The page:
Pond Weed Problems Increase with Hot Summer Temperatures

pond photo

Iowa pond owners are seeing an explosion in aquatic plant growth during the hot summer months. Because of naturally high nutrient loads and high alkalinity from limestone bedrock, plants are thriving as the water warms, which can degrade pond aesthetics and recreation quality, according to Allen Pattillo, aquaculture and fisheries specialist with Iowa State University Extension and Outreach.

“Generally, ponds with heavy nutrient loads and full sun exposure tend to have the most aquatic plant growth,” Pattillo said. “Approximately 25 percent pond coverage with aquatic plants is considered healthy and gives a good balance between ecosystem health, aesthetics and recreation.”

Aquatic plant management

Aquatic plants, although necessary for the pond ecosystem, can become a nuisance in ponds throughout Iowa during the hot summer months. Excessive plant growth can be managed through a variety of methods of varying cost and effectiveness. While long-term management should include a full watershed nutrient and water management strategy, many Iowans choose to control plant growth in the short-term using aquatic herbicides.

“Just as there are many aquatic plant species, there are many aquatic approved herbicides, each with their own level of effectiveness for any given plant species,” said Pattillo. General guidelines for chemical application can be found in Aquatic Plant Management, an Iowa State University Extension and Outreach publication.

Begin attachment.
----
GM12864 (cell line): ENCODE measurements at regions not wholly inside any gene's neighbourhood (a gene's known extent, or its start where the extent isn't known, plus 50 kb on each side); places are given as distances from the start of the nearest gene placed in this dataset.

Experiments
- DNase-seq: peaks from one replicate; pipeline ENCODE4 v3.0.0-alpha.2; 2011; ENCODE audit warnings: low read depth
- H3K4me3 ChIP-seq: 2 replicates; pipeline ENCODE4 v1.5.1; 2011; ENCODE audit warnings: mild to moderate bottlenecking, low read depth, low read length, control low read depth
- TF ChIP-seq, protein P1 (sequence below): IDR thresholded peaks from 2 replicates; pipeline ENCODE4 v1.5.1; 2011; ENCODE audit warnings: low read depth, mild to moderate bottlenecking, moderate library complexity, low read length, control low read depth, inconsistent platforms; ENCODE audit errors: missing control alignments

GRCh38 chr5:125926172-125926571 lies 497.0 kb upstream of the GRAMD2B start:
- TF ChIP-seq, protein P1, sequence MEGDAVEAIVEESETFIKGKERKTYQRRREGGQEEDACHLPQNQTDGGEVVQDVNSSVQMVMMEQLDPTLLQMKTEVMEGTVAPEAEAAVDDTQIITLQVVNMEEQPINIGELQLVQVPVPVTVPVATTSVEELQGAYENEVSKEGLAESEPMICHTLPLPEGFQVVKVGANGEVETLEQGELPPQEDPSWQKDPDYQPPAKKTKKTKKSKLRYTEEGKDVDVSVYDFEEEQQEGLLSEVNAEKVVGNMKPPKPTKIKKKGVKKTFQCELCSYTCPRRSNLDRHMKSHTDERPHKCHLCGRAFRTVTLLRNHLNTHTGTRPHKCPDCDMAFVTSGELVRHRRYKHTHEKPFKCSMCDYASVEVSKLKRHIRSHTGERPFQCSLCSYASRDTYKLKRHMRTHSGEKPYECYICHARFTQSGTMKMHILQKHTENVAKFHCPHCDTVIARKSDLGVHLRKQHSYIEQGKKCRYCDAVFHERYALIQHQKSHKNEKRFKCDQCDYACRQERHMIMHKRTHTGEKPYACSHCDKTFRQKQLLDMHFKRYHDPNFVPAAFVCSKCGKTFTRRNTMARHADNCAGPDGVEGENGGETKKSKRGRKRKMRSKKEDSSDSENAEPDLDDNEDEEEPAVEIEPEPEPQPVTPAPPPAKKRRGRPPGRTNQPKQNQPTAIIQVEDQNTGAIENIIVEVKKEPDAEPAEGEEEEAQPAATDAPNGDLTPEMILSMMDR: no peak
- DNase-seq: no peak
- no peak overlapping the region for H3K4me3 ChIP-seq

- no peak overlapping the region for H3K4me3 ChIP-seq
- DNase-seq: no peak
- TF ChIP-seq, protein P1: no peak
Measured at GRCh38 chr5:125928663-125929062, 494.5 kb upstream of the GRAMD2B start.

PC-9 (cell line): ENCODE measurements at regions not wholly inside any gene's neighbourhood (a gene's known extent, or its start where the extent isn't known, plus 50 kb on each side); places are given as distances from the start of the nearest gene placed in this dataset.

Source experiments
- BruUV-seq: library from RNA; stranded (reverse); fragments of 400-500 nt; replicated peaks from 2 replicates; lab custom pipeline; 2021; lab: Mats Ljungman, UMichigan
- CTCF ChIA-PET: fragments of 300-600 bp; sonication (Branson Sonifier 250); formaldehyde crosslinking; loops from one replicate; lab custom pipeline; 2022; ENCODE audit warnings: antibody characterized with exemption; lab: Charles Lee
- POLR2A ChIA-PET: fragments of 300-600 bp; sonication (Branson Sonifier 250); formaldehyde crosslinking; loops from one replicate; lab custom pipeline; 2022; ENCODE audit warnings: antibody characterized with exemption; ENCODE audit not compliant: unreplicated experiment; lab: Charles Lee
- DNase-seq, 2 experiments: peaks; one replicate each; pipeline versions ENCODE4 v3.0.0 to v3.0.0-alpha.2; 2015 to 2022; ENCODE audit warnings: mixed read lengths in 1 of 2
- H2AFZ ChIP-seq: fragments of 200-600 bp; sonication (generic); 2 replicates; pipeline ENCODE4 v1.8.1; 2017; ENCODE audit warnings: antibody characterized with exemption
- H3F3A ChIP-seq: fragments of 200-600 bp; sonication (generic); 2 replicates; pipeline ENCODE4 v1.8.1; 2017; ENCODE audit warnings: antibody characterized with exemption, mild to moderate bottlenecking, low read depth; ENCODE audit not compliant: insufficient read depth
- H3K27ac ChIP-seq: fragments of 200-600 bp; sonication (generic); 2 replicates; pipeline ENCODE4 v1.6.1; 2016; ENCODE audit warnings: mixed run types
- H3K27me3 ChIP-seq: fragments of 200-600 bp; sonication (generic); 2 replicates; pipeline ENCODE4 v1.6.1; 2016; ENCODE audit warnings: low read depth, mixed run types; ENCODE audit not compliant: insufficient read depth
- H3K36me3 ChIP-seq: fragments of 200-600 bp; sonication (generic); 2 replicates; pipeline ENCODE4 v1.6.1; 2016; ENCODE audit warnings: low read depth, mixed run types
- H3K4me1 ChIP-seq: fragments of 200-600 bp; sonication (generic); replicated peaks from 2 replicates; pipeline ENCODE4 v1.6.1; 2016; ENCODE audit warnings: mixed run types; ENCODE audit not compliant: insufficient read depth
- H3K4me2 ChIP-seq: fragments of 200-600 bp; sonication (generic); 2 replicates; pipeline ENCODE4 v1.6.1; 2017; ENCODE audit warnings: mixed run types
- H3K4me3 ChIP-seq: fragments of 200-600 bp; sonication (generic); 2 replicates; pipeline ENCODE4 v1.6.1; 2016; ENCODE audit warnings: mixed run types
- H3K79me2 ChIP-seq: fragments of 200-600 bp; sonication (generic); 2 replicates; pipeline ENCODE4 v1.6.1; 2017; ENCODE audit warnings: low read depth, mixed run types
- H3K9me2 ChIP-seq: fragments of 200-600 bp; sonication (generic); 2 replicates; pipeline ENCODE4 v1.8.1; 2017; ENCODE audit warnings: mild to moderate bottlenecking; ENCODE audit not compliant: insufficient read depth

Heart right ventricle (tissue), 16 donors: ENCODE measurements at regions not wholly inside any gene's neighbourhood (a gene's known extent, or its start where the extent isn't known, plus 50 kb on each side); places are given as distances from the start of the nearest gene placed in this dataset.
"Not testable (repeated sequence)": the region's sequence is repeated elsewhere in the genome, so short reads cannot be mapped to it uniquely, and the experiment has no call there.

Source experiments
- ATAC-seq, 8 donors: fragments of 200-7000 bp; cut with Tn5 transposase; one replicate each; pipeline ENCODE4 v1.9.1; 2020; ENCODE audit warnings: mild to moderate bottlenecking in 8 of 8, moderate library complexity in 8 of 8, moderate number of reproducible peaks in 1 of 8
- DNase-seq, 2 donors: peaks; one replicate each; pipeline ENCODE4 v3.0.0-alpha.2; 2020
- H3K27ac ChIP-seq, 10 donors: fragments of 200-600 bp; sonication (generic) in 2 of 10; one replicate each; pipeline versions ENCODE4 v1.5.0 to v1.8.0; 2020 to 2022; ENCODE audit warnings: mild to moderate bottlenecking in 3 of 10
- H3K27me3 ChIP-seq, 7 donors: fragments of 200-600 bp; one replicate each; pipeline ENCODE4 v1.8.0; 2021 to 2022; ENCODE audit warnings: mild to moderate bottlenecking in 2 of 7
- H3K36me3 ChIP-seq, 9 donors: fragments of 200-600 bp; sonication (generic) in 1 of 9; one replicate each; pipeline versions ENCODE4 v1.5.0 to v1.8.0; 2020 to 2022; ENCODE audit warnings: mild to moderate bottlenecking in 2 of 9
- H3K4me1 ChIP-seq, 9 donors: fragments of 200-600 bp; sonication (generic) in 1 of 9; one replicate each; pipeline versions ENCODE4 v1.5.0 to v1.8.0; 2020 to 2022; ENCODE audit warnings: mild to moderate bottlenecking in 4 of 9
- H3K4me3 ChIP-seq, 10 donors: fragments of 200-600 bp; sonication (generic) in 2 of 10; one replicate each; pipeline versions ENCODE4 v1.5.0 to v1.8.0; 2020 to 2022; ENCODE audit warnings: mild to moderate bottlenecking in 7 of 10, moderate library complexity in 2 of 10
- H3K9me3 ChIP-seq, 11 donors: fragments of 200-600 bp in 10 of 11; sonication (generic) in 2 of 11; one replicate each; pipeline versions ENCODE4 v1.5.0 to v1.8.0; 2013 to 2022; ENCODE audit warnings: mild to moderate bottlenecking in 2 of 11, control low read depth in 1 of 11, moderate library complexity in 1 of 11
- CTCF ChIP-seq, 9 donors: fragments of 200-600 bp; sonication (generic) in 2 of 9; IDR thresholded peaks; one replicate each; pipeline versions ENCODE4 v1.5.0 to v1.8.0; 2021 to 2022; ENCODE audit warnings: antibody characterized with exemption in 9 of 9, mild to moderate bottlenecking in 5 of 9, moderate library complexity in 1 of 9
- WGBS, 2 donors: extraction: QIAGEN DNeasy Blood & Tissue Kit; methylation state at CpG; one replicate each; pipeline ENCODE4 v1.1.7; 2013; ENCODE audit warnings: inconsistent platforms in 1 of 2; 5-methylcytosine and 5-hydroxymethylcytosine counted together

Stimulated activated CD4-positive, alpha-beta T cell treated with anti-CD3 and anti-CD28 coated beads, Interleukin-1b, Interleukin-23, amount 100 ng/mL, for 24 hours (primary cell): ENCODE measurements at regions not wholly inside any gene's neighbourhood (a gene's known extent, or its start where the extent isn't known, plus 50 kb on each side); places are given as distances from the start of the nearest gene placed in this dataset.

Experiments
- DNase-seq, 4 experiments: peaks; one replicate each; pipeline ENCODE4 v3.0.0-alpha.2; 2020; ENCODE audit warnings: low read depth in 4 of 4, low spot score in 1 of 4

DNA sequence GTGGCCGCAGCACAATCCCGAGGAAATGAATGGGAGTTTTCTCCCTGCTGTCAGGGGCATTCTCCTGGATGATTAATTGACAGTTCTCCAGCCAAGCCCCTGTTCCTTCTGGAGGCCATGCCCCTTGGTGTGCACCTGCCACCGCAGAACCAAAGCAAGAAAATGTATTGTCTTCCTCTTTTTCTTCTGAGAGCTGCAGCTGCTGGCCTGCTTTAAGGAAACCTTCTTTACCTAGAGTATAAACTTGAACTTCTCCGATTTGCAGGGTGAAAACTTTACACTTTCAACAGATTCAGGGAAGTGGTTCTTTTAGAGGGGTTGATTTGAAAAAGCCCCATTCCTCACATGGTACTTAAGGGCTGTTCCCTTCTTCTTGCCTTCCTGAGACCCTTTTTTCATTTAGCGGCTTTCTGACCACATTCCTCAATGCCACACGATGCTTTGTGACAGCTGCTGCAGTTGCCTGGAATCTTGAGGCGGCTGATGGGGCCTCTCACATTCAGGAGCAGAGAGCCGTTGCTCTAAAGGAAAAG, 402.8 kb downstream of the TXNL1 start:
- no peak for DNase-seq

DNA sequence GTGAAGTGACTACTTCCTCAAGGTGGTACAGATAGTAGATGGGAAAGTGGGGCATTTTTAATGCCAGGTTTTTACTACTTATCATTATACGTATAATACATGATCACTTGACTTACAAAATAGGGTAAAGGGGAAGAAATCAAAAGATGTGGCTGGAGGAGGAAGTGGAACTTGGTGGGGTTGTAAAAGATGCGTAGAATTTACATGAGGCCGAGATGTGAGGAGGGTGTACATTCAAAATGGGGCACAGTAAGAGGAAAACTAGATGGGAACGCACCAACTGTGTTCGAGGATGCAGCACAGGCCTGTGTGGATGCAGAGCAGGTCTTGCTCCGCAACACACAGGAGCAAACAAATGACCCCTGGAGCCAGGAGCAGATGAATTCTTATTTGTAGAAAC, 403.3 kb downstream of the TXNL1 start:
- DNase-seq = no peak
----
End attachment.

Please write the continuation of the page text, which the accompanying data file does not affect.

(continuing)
Pattillo warns that application of aquatic herbicides under high water temperatures can be a recipe for disaster. The breakdown of plant material by bacteria uses a considerable amount of oxygen, which is naturally scarce in warm water. Add natural plant decay to a forced plant die-off, and there may not be enough oxygen to support fish, thus leading to a fish kill.

The aftermath of a fish kill is obvious by the appearance of white fish bellies floating on the pond’s surface and the smell of decay. “During oxygen deprivation, fish will immediately begin to gulp air at the surface,” he said. “Observing low oxygen conditions before it’s too late and providing emergency aeration is critical to avoiding a fish kill.” Pattillo recommends that pond owners always have aquatic herbicides applied by a pond consultant with a Category 5: Aquatic Pest Control certification.

Aquatic herbicides can be very expensive and Pattillo said they should be considered a temporary fix to the true pond issues of excessive nutrient loads.

Wetlands and buffer strips in the watershed are great management tools for reducing nutrients and sedimentation, and must be maintained for optimum efficiency. A nutrient and sediment management plan should be created for each pond to prolong the life of the pond and aesthetic and recreational value.

For additional questions, please contact Pattillo at 515294-8616 or pattillo@iastate.edu.

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